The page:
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Need to Know


About five of my early years in the lubricants business were spent running a laboratory and personally analyzing test results for thousands of used oil samples. So I had an opportunity to see firsthand the primary causes of wear in a wide variety of mechanical systems.

Based on that experience, and on data and opinions from many experts since, its clear that most of the wear that actually occurs in engines is not due to a lack of additives Nor is it a function of using the wrong type of base stock or viscosity index improver, or a lack of special conditioners designed for older cars. Its also not caused by deficiencies in NOACK volatility, oxidation stability or low-temperature pumpability.

No, one of the most common causes of premature engine wear is what collectively can be called dirt.

Dirt is the black stuff mechanics sometimes point to under the valve cover or in the oil pan when they break

the bad news about worn cylinders, rings, valves, rockers and bearings, or tell you the engine needs to be rebuilt. Dirt includes airborne silica and other roadside material inhaled through the vehicles intake manifold.

Despite the presence of additives, these abrasive particles can lead to the creation of more dirt: iron, chromium, aluminum and other metallic particles scuffed off the internal components of the engine and churned up while in operation. Byproducts of combustion and oxidation also kick in their fair share of dirt, in the form of hard and soft carbon and other sooty particles. And when any of this dirt gets between two precision-machined, moving parts separated by only a thin film of oil, there is a good chance that wear will occur due to abrasion.

Thats the bad news and its a reality. The good news, however, is that engine builders have long been aware of the harmful effects of dirt. Thats why engine oil has detergent and dispersant additives – and why engines have air and oil filters. Air filters are designed to keep engines from inhaling dirt, and oil filters are designed to remove dirt that finds its way into the oil.

But whats the dirt on these filters? Are they doing their job? Are OEMs and oil companies as concerned about the quality of air and oil filters as they are about the quality of engine oil? Based on the lack of standards in the industry and the comparatively low level of communication that exists between the OEMs and aftermarket filter manufacturers, it appears not.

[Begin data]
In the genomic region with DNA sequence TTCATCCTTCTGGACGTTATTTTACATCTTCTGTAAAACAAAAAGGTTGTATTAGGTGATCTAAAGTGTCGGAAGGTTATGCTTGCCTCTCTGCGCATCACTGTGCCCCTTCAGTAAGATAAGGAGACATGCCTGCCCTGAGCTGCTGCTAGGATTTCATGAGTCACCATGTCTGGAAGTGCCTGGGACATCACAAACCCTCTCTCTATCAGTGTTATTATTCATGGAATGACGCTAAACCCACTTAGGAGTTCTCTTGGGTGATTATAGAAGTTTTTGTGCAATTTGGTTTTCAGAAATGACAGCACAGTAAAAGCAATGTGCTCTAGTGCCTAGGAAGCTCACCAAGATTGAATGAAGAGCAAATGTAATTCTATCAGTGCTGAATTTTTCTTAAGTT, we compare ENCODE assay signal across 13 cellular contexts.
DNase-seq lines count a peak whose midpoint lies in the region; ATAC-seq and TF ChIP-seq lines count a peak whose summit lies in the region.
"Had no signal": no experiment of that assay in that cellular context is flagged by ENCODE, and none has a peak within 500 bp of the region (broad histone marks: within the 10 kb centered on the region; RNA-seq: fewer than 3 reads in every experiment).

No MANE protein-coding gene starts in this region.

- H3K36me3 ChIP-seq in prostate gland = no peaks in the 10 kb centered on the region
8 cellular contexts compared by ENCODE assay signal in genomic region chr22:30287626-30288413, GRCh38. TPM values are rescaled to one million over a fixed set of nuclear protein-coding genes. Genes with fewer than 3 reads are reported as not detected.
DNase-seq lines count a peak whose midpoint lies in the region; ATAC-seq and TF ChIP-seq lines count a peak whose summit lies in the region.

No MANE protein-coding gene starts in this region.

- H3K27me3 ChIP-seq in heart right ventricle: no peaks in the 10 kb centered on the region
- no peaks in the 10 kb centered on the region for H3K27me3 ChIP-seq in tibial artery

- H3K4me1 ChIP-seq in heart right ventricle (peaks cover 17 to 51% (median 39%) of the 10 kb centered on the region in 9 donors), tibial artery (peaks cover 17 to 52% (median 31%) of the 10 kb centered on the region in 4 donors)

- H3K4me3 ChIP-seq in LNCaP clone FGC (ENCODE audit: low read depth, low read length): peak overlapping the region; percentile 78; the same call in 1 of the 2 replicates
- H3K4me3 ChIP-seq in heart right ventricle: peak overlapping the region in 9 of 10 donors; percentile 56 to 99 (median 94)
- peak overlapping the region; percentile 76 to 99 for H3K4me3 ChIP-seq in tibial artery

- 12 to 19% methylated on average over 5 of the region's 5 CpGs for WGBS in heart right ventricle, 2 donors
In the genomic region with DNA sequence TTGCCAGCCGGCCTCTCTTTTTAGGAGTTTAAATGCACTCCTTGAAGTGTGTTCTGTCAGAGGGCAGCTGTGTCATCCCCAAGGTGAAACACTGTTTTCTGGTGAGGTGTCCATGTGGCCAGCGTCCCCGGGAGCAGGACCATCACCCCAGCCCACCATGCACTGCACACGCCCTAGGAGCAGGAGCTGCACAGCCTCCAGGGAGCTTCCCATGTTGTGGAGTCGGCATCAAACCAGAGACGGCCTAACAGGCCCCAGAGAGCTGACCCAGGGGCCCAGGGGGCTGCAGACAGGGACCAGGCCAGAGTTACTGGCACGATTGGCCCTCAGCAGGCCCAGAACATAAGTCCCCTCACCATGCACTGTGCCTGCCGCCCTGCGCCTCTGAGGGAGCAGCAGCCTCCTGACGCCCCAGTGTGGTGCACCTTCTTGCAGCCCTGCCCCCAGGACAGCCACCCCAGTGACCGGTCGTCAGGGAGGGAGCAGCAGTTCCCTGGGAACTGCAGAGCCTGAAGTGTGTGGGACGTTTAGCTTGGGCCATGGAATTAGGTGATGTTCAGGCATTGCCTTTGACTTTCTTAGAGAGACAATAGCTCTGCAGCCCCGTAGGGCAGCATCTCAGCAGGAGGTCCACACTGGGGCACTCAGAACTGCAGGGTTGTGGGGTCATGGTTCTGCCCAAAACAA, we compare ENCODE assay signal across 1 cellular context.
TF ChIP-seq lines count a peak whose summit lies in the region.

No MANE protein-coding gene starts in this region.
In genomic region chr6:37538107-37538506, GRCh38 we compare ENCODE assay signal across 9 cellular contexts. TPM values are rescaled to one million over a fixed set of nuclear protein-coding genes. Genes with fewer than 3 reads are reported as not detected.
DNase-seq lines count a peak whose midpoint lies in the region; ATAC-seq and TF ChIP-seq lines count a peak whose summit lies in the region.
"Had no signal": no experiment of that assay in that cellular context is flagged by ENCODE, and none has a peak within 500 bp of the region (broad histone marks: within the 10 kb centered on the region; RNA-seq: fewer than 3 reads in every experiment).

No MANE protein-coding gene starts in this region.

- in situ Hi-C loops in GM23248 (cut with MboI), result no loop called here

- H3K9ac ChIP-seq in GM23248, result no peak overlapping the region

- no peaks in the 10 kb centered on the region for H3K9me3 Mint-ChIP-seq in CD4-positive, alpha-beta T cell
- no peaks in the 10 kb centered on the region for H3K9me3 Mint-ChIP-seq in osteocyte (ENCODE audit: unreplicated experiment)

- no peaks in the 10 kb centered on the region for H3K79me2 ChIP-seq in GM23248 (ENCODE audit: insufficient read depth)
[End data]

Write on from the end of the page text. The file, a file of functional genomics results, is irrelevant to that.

To start, take a look at the air filter, a vehicles first line of defense in keeping harmful dirt out of the engine and its oil. Whereas every vehicle owners manual will clearly state what type and grade of oil to use, it usually says little to nothing about the quality of the air filter. There is typically no mention of air filter specifications, efficiency minimums, seals of approval, letter designations, starburst, donuts, or other symbols to help identify the quality of air filter to be used. Instead, it simply says to change the air filter at some interval; in many cases, it recommends using the OEMs genuine part as a replacement (i.e. Motorcraft FA 1616). And for those persistent enough to try, go ahead: Call the dealer, the regional parts and service official, work your way up to Detroit. Odds are that you will find few, if any, willing to state the performance requirements for their vehicles air filters.

Since most OEMs are silent on this issue, any requirement beyond the filter fitting the vehicles air box is left up to the aftermarket and its customers to figure out. The only seeming guidance from OEMs is the ISO Standard 5011 (formerly SAE J726). But dont be fooled, this standard is not about minimum performance requirements, as with engine oil. Nor is it tied to a tripartite group comprised of automakers, filter manufacturers, and others working tirelessly and spending millions to assure optimal fuel efficiency, maximum engine life and maximum oil drain intervals. ISO 5011 simply defines a precise procedure used to test air filter efficiency. There is no obligation to use it or any other test to define air filter quality. As a result, what we have is a mixed and murky bag of automotive air filters in the marketplace.

Whereas some filter manufacturers boast efficiency ratings of 99.9 percent, others offer efficiencies of 93 percent. Who knows what the average efficiency rating is in the marketplace? Many filter manufacturers simply elect not to report an ISO 5011 efficiency rating at all, using marketing terms instead to describe their products. Their labels offer high efficiency, increased protection, micropores, synthetic fibers, superior filtration efficiency, better air flow and other empty assurances.

So whats the dirt on air filters? The dirt is that there are no standards and no minimum performance requirements readily available or visible in the marketplace. And if your air filter looks clean, the reason may be because dirt is getting past it. When that happens, wear may occur until the oil filter can get the dirt out.

Next month, a look at the dirt on oil filters.

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